August 29, 2008
Once again, I find myself having to apologize for my unexplained absence. The last few weeks have been a bit of a whirlwind—I went to California (Millennium Restaurant absolutely lives up to its reputation) and Milwaukee (I must retract my snarky comments about Cream City’s vegan offerings; I ate quite well), then packed for school and am in the process of moving into my apartment. But I have been cooking and documenting—now I just need to update.
My second try with the ice cream maker yielded results similar to the first time: good but not perfect. I think the texture on this one was a little better because I just used soy creamer, which has a higher fat content than soymilk. Getting a better soy creamer might improve the ice cream, too (I’ve been using decent-and-widely-available Silk creamer). Again, I’ll provide the recipe because I liked it well enough to serve to others, but I don’t consider this my final pronouncement on coffee ice cream.
But first, a word or two on starches. I used arrowroot powder the first couple times I made ice cream because that’s the standard on A Vegan Ice Cream Paradise. After two quarts of ice cream, however, my $6 container of arrowroot was almost gone. My wallet could not support my ice cream habit. I’ve heard cornstarch doesn’t freeze well so I decided to look for tapioca starch. I found it at my local Thai grocery for 89¢ a pound. The arrowroot was $6 for a 50 gram container (a spice bottle). At about 450 grams per pound, that means arrowroot costs more than sixty times as much as tapioca starch. Sixty! Arrowroot may come a bit cheaper in bulk, but any way you add it up, it ain’t worth it. So, budding vegan ice cream makers, find an Asian grocery, inconvenient though it may be for some of you, and stock up on dirt cheap tapioca starch.
Coffee Ice Cream
Makes about 1 quart
2 tablespoons tapioca starch
2 ½ cups soy creamer
1 ½ cups very strong coffee
2/3 cup sugar
1 teaspoon vanilla extract
1. Stir the tapioca starch into ¼ cup of the soy creamer until dissolved. Set aside.
2. Heat the remaining creamer and coffee in a saucepan on medium heat, stirring occasionally. Stir more frequently as the mixture approaches a boil.
3. When the liquid boils, turn the heat down until the liquid is at a simmer.
4. After 3 minutes, whisk in sugar until dissolved, then whisk in tapioca mixture until dissolved. Remove from heat and stir in vanilla.
5. Chill for several hours to overnight, then make according your ice cream maker’s directions. You may need to freeze it for two hours after it comes out of the ice cream maker to solidify it. Store unused ice cream in an airtight container in the freezer; it will be very hard right out of the freezer, but microwaving it for 15 seconds will soften it.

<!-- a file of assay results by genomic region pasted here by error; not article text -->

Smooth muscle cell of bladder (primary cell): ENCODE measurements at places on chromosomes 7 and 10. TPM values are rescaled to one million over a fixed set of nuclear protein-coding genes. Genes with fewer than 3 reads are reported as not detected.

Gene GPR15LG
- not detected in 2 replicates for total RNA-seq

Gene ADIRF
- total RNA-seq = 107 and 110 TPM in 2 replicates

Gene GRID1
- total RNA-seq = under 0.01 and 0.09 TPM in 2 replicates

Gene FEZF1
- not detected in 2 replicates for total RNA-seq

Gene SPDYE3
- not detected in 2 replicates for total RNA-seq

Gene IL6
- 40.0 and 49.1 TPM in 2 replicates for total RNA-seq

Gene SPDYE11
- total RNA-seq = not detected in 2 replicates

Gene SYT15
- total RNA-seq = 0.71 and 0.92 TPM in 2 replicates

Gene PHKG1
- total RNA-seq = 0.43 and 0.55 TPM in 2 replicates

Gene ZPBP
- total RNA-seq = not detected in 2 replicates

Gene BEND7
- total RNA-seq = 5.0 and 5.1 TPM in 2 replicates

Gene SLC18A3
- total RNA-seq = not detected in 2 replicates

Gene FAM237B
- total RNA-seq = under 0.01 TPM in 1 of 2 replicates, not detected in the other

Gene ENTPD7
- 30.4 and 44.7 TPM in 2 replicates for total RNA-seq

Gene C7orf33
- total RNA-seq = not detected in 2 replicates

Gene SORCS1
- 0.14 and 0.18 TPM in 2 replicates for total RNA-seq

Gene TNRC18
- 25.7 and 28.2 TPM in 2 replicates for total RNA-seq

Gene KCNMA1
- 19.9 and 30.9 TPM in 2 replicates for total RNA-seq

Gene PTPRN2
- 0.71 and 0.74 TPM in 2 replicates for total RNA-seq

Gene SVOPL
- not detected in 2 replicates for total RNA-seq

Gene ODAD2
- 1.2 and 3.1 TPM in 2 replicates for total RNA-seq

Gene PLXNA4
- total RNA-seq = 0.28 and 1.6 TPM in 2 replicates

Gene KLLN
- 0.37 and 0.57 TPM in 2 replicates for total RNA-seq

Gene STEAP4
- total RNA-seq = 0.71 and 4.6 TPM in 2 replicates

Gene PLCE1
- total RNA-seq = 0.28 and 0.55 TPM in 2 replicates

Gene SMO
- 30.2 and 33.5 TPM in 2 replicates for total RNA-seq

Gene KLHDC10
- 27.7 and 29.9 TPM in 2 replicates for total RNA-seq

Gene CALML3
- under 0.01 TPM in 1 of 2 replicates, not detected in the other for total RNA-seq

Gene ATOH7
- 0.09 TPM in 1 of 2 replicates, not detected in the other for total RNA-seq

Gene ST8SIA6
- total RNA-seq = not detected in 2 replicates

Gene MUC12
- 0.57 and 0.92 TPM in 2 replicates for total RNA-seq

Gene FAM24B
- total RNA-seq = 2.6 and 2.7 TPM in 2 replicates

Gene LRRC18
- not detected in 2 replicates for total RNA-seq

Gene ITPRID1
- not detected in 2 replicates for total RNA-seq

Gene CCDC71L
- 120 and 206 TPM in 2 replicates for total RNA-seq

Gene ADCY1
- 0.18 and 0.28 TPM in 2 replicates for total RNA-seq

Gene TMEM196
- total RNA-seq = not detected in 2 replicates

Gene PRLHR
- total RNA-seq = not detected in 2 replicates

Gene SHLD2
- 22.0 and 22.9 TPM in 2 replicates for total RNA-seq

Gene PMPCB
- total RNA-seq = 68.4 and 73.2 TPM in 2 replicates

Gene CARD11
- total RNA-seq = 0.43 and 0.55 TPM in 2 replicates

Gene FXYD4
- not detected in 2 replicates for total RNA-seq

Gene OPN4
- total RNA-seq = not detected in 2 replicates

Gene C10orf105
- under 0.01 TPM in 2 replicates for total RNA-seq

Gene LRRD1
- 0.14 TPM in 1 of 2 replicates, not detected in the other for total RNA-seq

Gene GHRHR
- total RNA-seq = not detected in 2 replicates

August 4, 2008
Look, I have been cooking. Really. It’s just that everything I’ve been cooking is a bit monastic (cabbage soup, plain cooked chard), less than fabulous (a middling coffee ice cream), or totally unphotogenic (a peach salsa that was actually quite good—don’t worry, I’ll make it again).
But I have also been making a lot of sandwiches. Actually, it’s just one that I make a lot. It’s my favorite sandwich ever, and it seems almost too simple to write about: the hummus sandwich. I say almost because I have specific directions for my version of this vegan classic. I like simple hummus spread on bread with veggies, but the magic is in the details for this one: spices and olive oil.
Have you ever had that Forty Spice Hummus? This is much better, and it’s only Two-Three Spice Hummus. All you need is cumin, paprika, and possibly cayenne pepper, depending on your taste. The cumin should outweigh the paprika, say 2:1; the pepper should just be a pinch. And the oil. Most hummus includes olive oil, but drizzling the bread with your own extra-virgin olive oil will go a long way in improving flavor. These two elements really transform this sandwich for me. I think it works best on a toasted bagel, but the bread is up to you. Toasting makes this sandwich easier to eat, though—the bread is less chewy and more crunchy.
By the way, I live on this at college. For any college vegans stuck in vegan-unfriendly dining halls, if you have access to hummus and a halfway decent salad bar, the hummus sandwich can be your best friend. If there’s no spice rack, you can bring the spices with you!
This hardly warrants a recipe, but for those who don’t want to sort through the post…
The Best Hummus Sandwich
Makes one sandwich
1 bagel, sliced in half and toasted
½-¾ cup hummus
pinch cayenne pepper, optional
vegetables of choice, such as tomato, baby spinach, cucumber, sprouts, red onion…
Drizzle the bagel with olive oil. Add spices to the hummus, to taste, about twice as much cumin as paprika. Mix them in with a knife, then spread generously on the bagel. Add veggies, with spinach and sprouts on the bottom and more stable items like tomato and cucumber on top.